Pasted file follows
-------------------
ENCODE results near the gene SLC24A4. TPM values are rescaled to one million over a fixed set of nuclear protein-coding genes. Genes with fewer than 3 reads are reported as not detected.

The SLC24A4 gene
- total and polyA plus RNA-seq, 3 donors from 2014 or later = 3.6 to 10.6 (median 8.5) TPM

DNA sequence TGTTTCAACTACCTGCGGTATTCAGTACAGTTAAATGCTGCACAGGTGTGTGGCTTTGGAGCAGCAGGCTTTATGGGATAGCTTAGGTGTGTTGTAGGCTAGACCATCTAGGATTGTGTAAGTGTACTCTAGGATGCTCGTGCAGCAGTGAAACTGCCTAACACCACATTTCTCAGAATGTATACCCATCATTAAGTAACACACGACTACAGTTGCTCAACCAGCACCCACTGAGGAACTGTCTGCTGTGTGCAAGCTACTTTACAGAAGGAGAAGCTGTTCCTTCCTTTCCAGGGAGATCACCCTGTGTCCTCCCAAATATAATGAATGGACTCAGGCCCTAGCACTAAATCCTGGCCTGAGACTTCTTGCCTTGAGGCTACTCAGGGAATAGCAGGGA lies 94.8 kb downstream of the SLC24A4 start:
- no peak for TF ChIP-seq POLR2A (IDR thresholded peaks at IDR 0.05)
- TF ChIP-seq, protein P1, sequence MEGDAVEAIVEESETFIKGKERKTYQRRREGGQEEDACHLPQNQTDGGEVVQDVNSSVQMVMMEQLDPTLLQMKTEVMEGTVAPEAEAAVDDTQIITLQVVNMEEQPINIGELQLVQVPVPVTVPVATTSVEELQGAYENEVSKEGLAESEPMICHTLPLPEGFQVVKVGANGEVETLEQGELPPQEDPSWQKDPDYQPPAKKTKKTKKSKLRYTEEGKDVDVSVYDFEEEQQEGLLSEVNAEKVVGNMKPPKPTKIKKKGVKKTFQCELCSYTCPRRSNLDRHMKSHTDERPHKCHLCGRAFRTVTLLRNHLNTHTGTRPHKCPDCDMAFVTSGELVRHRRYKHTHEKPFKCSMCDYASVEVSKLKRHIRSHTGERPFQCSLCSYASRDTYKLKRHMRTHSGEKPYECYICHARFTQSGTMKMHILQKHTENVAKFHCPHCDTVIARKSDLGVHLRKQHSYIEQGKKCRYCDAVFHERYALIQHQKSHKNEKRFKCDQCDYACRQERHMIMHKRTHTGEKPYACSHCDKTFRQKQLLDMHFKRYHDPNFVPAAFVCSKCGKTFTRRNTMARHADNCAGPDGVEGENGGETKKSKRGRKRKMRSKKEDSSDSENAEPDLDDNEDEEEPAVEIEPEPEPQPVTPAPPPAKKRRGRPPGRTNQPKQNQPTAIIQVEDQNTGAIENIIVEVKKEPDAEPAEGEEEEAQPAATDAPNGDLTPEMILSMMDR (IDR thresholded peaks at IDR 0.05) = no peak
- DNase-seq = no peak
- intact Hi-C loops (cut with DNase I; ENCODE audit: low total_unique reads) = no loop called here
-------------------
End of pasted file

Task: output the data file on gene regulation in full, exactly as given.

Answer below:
ENCODE results near the gene SLC24A4. TPM values are rescaled to one million over a fixed set of nuclear protein-coding genes. Genes with fewer than 3 reads are reported as not detected.

The SLC24A4 gene
- total and polyA plus RNA-seq, 3 donors from 2014 or later = 3.6 to 10.6 (median 8.5) TPM

DNA sequence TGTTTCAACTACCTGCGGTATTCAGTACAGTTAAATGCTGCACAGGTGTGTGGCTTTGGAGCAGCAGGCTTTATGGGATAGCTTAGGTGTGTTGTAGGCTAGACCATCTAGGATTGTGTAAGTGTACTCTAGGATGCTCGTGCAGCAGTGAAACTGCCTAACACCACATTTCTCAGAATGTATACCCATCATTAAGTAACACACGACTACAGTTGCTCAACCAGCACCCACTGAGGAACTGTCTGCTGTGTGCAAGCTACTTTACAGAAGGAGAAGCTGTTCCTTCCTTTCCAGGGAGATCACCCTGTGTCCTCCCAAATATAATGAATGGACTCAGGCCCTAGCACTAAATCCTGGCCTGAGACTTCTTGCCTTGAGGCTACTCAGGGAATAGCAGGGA lies 94.8 kb downstream of the SLC24A4 start:
- no peak for TF ChIP-seq POLR2A (IDR thresholded peaks at IDR 0.05)
- TF ChIP-seq, protein P1, sequence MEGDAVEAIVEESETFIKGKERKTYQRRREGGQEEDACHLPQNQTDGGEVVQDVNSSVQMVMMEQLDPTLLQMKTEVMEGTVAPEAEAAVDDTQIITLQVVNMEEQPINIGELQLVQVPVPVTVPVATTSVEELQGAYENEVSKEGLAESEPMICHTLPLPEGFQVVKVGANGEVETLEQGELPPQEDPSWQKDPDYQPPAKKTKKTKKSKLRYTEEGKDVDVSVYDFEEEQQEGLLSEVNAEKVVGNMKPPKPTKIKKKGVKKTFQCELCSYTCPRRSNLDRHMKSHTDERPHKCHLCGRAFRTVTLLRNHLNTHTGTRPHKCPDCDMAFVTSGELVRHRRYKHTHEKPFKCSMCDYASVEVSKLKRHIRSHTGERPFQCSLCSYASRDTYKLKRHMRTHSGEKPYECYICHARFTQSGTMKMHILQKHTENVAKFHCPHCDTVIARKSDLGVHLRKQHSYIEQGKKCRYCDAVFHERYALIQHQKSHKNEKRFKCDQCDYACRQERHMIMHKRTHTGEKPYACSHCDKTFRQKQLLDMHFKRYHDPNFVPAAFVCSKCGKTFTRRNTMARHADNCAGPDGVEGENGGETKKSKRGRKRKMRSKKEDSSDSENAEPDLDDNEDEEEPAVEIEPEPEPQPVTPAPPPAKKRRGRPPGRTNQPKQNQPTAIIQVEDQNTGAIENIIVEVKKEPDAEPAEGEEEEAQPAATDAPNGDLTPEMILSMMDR (IDR thresholded peaks at IDR 0.05) = no peak
- DNase-seq = no peak
- intact Hi-C loops (cut with DNase I; ENCODE audit: low total_unique reads) = no loop called here